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It's been a long wait, but Ford's new Mondeo estate delivers on the space and comfort that's required to be competitive in this class
7 January 2015

What is it?

Is there another model that says ‘company car’ louder than the Ford Mondeo? Probably not, but the big Ford's ubiquity has never taken anything away from its brilliant driving dynamics and, in estate form, its serious amount of space and practicality.

While the 148bhp 2.0-litre diesel will account for the bulk of sales, this 114bhp 1.6-litre version will be the one starring on posters on the walls of your company's accounts department. It emits just 99g/km of CO2, is claimed to be capable of 74.3mpg and isn't woefully short of torque, with 199lb ft available from 1750rpm. 

So it stacks up financially and has a history of being entertaining to drive, but does the new Mondeo estate prove to be a better proposition today than rivals such as the Volkswagen Golf estate and Skoda's similarly capacious Octavia estate?

What's it like?

There's enough performance from the 1.6 diesel for it to feel comfortable around town and when overtaking on the motorway, but you need to keep a closer eye on which gear you're in than with the 2.0-litre at low speeds.

Unfortunately, however, the new Mondeo estate has lost some of it's handling prowess. There's plenty of grip, yes, and body control is tidy enough, but the new electronic steering just doesn’t give the same feedback as the old car’s hydraulic rack, and it doesn’t weight up enough in fast driving. 

The ride is far more impressive. On its standard 16-inch wheels, the Mondeo Zetec deals with speed bumps brilliantly, while it smoothes out patchy asphalt and expansion joints well at all speeds. The cabin is a peaceful place in which to spend time, with very little road or wind noise intruding even up at motorway speeds. 

The boot is suitably large, with an official 525 litres of load space with the rear seats in place. On paper that's less luggage capacity than you get in the rival VW Golf estate, but in reality the Mondeo’s boot is longer and wider, if not quite as tall. 

Better still, the floor of the Mondeo's boot lies flush with the boot aperture, meaning there’s no lip to negotiate when you’re lifting things in and out. Folding down the rear seats leaves a totally flat extended load bay, with a Golf-beating 1630 litres of space.

It's just a pity that you can only drop the rear seats by pulling levers next to the headrests from inside the rear cabin; there are no handles in the boot compartment or spring-loaded seatbacks to make life easier when your arms are full of stuff.

This Mondeo is one of the longest cars in its class, so there is loads of rear legroom. Carrying three in the back is also relatively easy, thanks to the car’s broad cabin. There’s considerably more rear headroom than in the hatchback version, too, and even tall adults will fit comfortably.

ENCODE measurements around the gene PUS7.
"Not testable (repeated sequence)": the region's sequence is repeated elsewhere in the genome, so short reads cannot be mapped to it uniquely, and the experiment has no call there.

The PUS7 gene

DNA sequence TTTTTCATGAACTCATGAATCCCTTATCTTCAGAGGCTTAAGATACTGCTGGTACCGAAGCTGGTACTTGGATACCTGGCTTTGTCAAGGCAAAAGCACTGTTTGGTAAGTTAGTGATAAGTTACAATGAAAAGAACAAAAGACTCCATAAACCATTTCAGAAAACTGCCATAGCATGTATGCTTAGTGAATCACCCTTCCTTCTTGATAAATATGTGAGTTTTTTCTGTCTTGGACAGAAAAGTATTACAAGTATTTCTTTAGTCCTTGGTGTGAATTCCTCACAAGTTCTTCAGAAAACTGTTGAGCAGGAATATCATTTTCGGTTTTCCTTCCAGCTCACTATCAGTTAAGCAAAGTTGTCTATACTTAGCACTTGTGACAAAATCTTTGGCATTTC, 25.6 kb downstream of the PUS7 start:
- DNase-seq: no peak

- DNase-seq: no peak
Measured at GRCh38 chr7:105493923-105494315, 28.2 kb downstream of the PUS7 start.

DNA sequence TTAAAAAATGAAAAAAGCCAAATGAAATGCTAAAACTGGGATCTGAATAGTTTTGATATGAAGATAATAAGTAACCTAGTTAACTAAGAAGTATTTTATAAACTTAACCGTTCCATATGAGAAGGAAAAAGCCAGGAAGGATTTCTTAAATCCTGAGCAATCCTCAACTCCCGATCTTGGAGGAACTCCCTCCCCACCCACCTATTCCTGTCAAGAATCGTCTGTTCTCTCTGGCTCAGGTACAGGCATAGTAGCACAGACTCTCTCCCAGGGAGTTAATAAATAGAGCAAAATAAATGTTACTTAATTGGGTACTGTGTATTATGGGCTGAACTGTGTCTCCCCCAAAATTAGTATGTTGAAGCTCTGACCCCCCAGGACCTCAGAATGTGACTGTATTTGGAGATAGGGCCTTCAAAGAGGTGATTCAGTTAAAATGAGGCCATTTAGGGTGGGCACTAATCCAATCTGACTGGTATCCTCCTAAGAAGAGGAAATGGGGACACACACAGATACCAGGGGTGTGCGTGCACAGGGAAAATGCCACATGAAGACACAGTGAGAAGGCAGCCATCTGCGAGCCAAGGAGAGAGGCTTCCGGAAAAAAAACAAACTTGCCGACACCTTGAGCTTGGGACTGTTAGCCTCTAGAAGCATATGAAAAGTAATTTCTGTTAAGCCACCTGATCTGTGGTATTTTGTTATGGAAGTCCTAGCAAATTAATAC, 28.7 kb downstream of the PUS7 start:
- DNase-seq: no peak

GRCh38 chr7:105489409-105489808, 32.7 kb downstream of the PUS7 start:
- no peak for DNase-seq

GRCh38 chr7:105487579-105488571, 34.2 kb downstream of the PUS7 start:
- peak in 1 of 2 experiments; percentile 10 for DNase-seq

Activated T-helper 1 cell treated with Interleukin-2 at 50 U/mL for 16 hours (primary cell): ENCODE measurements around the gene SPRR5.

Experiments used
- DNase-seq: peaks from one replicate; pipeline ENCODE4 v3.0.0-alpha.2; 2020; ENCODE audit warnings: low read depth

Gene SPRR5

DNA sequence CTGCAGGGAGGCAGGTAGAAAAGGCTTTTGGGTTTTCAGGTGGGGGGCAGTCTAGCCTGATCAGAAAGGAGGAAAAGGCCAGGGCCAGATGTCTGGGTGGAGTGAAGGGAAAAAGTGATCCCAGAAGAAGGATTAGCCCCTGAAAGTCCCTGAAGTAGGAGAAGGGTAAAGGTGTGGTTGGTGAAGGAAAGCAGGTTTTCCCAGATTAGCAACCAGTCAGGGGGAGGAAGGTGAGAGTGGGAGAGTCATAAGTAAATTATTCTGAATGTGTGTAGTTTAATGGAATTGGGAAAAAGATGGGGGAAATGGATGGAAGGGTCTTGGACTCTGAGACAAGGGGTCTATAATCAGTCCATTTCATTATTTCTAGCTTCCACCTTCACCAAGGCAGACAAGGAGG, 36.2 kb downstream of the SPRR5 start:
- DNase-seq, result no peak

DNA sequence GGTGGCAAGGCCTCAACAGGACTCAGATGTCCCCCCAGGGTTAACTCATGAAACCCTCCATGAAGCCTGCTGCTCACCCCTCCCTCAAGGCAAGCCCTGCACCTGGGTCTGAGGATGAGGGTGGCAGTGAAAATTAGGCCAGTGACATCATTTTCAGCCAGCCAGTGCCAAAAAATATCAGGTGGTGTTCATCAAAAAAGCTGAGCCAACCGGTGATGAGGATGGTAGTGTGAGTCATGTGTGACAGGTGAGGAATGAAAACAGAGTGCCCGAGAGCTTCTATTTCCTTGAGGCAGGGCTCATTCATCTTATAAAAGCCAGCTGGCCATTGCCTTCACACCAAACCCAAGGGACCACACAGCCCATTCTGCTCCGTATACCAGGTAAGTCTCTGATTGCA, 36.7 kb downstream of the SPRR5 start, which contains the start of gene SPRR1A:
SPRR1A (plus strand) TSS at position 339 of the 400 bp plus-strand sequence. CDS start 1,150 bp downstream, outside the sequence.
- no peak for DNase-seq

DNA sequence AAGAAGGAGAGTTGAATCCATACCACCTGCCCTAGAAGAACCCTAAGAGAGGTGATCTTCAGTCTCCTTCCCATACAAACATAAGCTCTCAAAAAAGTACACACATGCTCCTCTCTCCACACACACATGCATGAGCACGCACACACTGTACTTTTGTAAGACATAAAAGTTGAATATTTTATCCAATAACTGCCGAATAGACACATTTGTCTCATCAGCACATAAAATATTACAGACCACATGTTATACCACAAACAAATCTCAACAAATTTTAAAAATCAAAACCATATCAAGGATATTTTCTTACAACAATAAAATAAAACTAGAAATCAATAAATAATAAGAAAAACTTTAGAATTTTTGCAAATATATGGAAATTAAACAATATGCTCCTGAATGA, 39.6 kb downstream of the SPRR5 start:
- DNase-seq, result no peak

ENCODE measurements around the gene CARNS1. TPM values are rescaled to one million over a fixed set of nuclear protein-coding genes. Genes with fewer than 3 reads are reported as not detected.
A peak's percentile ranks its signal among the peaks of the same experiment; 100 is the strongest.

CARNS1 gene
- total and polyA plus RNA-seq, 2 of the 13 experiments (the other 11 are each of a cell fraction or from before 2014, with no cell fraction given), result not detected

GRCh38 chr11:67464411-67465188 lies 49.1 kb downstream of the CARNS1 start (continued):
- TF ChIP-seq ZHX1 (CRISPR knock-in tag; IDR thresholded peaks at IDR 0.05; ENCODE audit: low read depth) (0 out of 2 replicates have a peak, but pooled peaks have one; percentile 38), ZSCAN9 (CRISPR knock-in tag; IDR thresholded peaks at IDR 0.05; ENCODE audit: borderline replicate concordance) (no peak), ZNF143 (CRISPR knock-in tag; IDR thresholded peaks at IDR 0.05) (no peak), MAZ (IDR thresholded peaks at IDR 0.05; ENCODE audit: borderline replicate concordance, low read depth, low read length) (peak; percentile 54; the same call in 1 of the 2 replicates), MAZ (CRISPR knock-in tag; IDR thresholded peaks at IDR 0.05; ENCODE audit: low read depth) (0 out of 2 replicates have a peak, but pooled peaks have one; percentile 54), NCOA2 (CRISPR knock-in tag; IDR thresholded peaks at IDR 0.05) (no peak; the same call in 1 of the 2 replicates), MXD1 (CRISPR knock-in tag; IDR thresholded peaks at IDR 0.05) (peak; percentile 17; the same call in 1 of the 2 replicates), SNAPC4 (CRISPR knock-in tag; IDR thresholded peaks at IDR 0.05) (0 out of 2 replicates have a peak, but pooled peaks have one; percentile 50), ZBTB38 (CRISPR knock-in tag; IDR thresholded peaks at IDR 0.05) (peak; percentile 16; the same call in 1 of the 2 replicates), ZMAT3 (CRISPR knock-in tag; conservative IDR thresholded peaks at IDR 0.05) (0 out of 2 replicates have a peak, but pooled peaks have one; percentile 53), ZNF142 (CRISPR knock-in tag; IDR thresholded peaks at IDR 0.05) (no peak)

The centre of the dashboard is dominated by a new 8.0-inch colour touchscreen, which controls most of the car's multimedia functions. It’s undoubtedly a big improvement on the outdated system in the old Mondeo, but even so it’s often slow to respond to inputs and the menus could be more intuitive. DAB is standard on all trims, but sat-nav costs £300 on Zetec trim, although it's standard with Titanium spec and above.

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Should I buy one?

The Mondeo Estate remains a spacious, comfortable and refined way to travel, but those climbing out of the previous model and into this new one are likely to be disappointed by its steering. It isn't awful, and overall the Mondeo remains the handling benchmark in this class, but it no longer stands head and shoulders above its rivals.  

There are other estates to consider, though. In 1.6 TDI form, the Skoda Octavia isn't especially refined, comfortable or fun to drive. However, it’s almost as big, similarly frugal and cheaper to buy. The new Passat estate is also likely to provide strong competition – and we’ll be driving that in the UK later this week.

Ford Mondeo Estate 1.6 TDCi 115 Zetec

Price £23,045; 0-62mph 12.3sec; Top speed 116mph; Economy 74.3mpg (combined); CO2 99g/km; Kerb weight 1515kg; Engine 4 cyls, 1560cc, turbodiesel; Power 114bhp at 3600rpm; Torque 199lb ft at 1750rpm; Gearbox 6-spd manual

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Comments
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jer 8 January 2015

It looks so undesirable

I find it hard to reconcile the looks, the interior console has the same old shiny plastics, unless I was given it I simply would not choose it however good the ride is. I think I'd take a Pug, Insignia, Passat first even if the chassis are worse. A bit of a tangent I had a ride in a new taxi based on the existing Mondeo I was amazed how little of it wasn't shaking at tick over.
Carmad3 8 January 2015

Mondeo Estate

Peugeot's 308 SW has it beaten for style, efficiency, build quality,space and efficiency.
Carmad3 8 January 2015

Mondeo Estate 1.6 TDCI

Not as smart, efficient, or as spacious for loads as the 307SW 1.6HDI that can out carry it. Peugeot does 88.3 MPG and is better built.

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